Nothing is as it seems, but it all starts with just an innocent click.
As the coronavirus spreads across the world, hackers use fear and confusion to spread computer viruses in increasingly sophisticated ways.
The BBC has been tracking down some of the scams phishing by emails reported by cybersecurity organizations since the outbreak of the new coronavirus hit the front pages.
Hundreds of different criminal campaigns have been detected that have sent millions of fake emails.
The campaigns of phishingtake hold of today
Information security experts say the increase in attacks related to covid-19, the disease causing the new coronavirus, is the worst seen in years.
Cybercriminals are using English, French, Italian, Japanese, and Turkish to target potential victims, both individuals and industries including transportation, healthcare, insurers, hotels, restaurants, and manufacturing.
It's impossible to say what the true scale of the email epidemic is, but here are some of the most compelling and how to spot them.
«Click here for the coronavirus cure»
Proofpoint researchers first noticed a strange email reaching their customers in February.
It is a message from a mysterious doctor who claims to have a document with details about a coronavirus vaccine that is being covered up by the governments of China and the United Kingdom.
Proofpoint says that curious recipients who click on the document are taken to what appears to be a normal and trustworthy Docusign page, but it's actually a website created by criminals themselves to get their login details.
Once they get the username and password
They seize your documents, in addition to getting access to any other site that uses the same email and password; Proofpoint says the emails are sent in batches of 200,000 at a time.
Sherrod DeGrippo, from this company's threat detection and investigation team, said:
"We have seen more than 35 consecutive days of malicious email campaigns about coronaviruses, and many use fear to convince victims to click."
"It started with one campaign a day and now it's three to four a day. With this increase in volume, it is obvious that these campaigns are generating dividends for cybercriminals. ”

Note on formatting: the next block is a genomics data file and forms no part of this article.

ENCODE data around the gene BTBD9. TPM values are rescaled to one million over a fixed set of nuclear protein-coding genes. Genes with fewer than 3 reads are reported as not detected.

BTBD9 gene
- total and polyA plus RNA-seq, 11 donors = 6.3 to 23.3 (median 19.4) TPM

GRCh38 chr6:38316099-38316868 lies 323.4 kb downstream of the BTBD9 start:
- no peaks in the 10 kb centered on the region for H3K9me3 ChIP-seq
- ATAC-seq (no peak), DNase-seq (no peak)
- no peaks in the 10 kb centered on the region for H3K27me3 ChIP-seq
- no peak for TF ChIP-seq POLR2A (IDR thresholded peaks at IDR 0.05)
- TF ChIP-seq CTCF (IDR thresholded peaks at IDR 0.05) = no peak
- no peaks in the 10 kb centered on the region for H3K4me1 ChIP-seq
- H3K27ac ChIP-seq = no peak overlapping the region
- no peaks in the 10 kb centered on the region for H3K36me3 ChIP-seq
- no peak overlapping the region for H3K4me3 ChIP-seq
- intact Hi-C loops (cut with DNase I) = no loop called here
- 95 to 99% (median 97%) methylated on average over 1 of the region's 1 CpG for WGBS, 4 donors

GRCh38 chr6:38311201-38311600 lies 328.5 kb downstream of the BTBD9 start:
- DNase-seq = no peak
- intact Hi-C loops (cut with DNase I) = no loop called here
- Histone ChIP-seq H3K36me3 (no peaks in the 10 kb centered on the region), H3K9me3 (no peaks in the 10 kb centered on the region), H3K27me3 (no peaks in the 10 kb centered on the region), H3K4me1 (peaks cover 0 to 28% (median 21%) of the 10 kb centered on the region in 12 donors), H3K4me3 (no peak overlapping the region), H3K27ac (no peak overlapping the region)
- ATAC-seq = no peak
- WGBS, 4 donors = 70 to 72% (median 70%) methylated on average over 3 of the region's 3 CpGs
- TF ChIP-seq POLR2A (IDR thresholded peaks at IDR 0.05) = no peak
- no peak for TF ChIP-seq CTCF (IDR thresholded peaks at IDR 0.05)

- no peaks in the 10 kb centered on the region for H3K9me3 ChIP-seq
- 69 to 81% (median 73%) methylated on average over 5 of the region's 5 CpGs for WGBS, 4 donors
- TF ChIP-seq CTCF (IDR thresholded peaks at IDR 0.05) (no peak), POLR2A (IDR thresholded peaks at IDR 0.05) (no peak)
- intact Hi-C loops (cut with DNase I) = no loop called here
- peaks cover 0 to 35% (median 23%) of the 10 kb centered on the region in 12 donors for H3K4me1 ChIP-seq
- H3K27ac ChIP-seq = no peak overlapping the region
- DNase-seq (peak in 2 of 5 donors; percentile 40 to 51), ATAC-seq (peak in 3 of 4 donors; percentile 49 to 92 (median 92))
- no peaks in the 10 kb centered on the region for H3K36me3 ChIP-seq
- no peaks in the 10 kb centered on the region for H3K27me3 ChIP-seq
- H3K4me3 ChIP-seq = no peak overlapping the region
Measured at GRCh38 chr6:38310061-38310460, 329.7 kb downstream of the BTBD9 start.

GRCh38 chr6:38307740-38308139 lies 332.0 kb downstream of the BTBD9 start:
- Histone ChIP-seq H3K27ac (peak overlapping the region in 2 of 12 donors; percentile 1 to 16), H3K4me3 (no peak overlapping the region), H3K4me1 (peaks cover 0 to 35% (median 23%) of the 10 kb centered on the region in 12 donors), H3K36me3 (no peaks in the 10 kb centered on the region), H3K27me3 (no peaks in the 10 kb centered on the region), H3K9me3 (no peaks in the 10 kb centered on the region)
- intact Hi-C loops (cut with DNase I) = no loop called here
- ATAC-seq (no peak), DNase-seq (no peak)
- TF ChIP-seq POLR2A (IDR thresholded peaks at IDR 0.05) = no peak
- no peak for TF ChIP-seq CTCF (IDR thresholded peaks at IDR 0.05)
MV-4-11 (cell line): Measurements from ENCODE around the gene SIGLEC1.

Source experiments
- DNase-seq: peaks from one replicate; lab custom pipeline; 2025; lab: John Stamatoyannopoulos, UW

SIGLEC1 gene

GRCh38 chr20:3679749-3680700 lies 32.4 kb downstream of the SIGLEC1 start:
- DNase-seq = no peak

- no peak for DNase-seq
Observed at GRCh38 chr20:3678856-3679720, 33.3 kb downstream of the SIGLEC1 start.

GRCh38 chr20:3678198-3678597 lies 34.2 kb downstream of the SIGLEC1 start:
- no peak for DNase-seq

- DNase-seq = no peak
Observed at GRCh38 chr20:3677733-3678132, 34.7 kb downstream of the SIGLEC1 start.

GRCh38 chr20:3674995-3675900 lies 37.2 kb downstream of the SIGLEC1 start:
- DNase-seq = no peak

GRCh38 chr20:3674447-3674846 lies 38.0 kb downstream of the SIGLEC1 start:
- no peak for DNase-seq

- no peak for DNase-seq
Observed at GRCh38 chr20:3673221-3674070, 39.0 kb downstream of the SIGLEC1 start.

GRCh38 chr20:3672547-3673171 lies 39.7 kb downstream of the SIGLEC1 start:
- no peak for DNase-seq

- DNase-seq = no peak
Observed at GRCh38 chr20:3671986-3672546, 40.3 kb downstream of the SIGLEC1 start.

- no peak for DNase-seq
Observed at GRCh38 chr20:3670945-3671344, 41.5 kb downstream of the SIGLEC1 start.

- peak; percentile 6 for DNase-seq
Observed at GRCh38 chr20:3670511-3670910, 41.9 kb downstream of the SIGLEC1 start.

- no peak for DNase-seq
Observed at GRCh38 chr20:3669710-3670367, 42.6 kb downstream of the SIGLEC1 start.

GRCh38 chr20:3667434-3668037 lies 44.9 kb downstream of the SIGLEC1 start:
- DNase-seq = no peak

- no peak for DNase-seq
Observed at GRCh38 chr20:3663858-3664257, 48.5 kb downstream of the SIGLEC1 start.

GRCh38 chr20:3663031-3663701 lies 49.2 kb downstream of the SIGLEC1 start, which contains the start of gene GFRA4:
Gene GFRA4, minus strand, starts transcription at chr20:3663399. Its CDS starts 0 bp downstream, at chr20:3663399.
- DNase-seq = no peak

The best way to see where it will take you
A link is to hover over it, where the true URL tag will appear. If it looks suspicious, don't click.
THAT COUNCIL CAN SAVE YOU
Hackers have been posing as the World Health Organization (WHO) since the early days of the outbreak, a particularly reprehensible strategy.
They say that victims who download the attached file receive no useful advice and instead their computers are infected by a malware called AgentTesla Keylogger.
Proofpoint says that once installed, this malware will log all keystrokes and send it to attackers, a tactic that can give internet access to bank and financial accounts.
To avoid this scam
Ignore emails that are allegedly from the WHO, as they are likely to be fake, and instead visit the institution's official website or social media channels for their latest advice.
"Now the virus is in the air"
This campaign of phishing It is not only striking, but it induces fear.
The matter says «Covid-19: now on the air, increased community transmission» and it's also designed to look like an email from the Center for Disease Control and Prevention (CDC, for its acronym in English), the US agency in charge of the health area, with a false address that is very convincing.
Cofense, who first detected the scam, describes it as an example of hackers «turning into weapons fear and panic«.
The link directs victims to a bogus Microsoft login page where they are encouraged to enter an email and password. Once they do, they are redirected to the CDC's actual advice page, making it seem even more legitimate.
Of course, by the time you get there the fraudsters already have what they need from your email account to loot it whenever they want.
Cofense researchers said
Despite the odd capital letters of some words in the email, it's a pretty good fake that, when combined with the high-stress situation it presents, can cause most users to overlook those details and click on the link immediately ».
«Help us fight the virus, make your donation here»
It is being supplanted in dozens of different phishing campaigns.
This one has an almost comical approach and was reported to Kaspersky malware experts. It's a bogus CDC email asking for donations to help develop a vaccine, but asking for payments in the bitcoin cryptocurrency.
The premise is ridiculous, but the address seems very compelling as does the email design. The scammers even created a fake CDC website for the scam.
It also says that its antivirus software has detected malicious files called "coronaviruses" almost 3,000 times.
David Emm, principal security researcher, says that "The numbers have increased significantly."
"However, what we are seeing is still quite small and we expect the numbers to grow as the virus continues to spread."